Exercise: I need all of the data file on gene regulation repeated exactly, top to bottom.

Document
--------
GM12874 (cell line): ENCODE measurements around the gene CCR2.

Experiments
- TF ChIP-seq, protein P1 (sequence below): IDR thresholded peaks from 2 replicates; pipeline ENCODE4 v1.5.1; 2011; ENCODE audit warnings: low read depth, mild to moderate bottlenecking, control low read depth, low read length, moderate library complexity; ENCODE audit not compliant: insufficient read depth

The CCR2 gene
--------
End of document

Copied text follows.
GM12874 (cell line): ENCODE measurements around the gene CCR2.

Experiments
- TF ChIP-seq, protein P1 (sequence below): IDR thresholded peaks from 2 replicates; pipeline ENCODE4 v1.5.1; 2011; ENCODE audit warnings: low read depth, mild to moderate bottlenecking, control low read depth, low read length, moderate library complexity; ENCODE audit not compliant: insufficient read depth

The CCR2 gene